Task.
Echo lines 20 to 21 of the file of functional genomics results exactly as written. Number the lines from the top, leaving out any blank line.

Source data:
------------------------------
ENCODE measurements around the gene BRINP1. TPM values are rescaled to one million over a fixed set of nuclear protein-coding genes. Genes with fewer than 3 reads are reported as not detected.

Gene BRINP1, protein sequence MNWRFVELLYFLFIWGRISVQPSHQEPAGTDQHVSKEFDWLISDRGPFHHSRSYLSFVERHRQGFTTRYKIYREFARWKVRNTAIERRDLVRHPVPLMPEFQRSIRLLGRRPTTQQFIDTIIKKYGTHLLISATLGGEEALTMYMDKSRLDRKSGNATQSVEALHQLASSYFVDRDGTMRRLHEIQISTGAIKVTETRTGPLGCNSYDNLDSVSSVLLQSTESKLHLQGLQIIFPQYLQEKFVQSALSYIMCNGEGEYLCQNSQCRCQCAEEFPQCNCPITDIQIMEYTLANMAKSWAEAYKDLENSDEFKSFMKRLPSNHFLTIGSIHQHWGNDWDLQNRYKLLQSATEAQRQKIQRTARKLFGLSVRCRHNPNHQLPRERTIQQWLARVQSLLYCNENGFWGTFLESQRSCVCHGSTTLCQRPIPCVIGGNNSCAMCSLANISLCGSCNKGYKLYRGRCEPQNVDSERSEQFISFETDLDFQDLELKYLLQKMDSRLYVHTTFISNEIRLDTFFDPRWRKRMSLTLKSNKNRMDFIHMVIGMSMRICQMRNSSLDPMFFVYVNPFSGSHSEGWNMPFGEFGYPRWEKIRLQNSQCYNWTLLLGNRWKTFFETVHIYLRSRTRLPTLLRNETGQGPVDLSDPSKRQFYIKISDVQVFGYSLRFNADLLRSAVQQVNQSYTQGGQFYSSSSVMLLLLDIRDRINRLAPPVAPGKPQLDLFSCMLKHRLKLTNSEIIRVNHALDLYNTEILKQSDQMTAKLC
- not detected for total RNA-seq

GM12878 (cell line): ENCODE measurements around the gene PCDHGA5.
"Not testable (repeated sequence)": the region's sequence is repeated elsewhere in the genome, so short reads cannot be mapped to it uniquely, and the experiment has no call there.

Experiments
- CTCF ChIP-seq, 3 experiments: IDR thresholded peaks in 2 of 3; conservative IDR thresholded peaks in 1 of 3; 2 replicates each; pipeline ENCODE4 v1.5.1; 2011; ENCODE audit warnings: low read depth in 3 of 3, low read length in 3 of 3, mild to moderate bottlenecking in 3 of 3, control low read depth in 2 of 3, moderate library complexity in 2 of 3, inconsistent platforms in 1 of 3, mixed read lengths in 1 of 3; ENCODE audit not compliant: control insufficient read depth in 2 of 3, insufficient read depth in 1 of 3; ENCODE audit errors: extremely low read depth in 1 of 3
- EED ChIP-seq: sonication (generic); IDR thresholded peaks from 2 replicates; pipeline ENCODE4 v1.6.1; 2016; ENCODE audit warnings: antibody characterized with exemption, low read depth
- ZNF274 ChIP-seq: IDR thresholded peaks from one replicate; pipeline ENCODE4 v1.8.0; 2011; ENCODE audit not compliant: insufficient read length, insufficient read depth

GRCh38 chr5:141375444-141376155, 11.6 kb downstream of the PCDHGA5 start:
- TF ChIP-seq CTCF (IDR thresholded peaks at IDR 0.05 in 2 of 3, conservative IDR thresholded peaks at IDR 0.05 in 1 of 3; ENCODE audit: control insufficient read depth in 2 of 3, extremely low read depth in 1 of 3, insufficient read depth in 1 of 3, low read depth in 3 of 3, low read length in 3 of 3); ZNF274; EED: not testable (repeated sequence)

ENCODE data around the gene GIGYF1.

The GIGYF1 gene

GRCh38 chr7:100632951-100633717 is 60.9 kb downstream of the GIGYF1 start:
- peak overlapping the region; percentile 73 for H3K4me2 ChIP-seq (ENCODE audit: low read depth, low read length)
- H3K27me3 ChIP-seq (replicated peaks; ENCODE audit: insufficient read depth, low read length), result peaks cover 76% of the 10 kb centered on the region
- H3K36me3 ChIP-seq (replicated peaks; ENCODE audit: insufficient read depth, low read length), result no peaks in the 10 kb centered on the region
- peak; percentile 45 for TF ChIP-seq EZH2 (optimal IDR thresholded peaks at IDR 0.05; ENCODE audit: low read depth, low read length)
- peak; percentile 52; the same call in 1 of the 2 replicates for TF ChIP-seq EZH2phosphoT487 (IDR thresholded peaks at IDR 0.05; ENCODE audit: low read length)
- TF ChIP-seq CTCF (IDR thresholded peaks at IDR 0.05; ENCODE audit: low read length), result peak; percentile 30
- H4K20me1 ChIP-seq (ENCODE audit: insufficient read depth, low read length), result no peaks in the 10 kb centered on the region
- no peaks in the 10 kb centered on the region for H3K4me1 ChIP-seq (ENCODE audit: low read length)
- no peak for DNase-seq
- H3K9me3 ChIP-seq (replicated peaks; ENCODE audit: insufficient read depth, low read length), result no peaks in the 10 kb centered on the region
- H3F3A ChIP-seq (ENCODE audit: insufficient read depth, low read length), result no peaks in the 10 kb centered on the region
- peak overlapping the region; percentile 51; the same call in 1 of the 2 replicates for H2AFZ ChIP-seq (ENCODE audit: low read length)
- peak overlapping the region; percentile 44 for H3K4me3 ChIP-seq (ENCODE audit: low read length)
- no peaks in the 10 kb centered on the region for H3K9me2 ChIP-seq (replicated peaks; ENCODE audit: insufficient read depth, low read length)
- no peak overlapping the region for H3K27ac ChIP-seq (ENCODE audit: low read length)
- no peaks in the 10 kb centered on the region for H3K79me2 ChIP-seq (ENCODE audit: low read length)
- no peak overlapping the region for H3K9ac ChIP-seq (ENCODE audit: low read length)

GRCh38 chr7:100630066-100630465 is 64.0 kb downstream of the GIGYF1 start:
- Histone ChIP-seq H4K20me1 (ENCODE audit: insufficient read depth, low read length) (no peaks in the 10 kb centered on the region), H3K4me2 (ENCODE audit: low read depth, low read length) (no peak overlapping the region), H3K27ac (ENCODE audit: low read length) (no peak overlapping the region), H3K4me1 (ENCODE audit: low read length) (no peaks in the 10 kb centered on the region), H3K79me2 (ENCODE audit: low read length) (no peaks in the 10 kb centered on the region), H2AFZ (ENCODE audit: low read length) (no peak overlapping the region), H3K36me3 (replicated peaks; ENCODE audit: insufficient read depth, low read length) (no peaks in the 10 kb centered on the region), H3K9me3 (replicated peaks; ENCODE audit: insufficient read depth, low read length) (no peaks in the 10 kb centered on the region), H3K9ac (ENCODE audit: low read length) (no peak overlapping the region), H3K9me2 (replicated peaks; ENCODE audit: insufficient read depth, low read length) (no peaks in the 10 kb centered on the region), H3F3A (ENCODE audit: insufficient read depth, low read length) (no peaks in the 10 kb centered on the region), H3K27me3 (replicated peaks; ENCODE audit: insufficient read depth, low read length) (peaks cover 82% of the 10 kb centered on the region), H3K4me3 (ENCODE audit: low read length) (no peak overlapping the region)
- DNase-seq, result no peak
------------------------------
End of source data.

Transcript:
- TF ChIP-seq CTCF (IDR thresholded peaks at IDR 0.05; ENCODE audit: low read length), result peak; percentile 30
- H4K20me1 ChIP-seq (ENCODE audit: insufficient read depth, low read length), result no peaks in the 10 kb centered on the region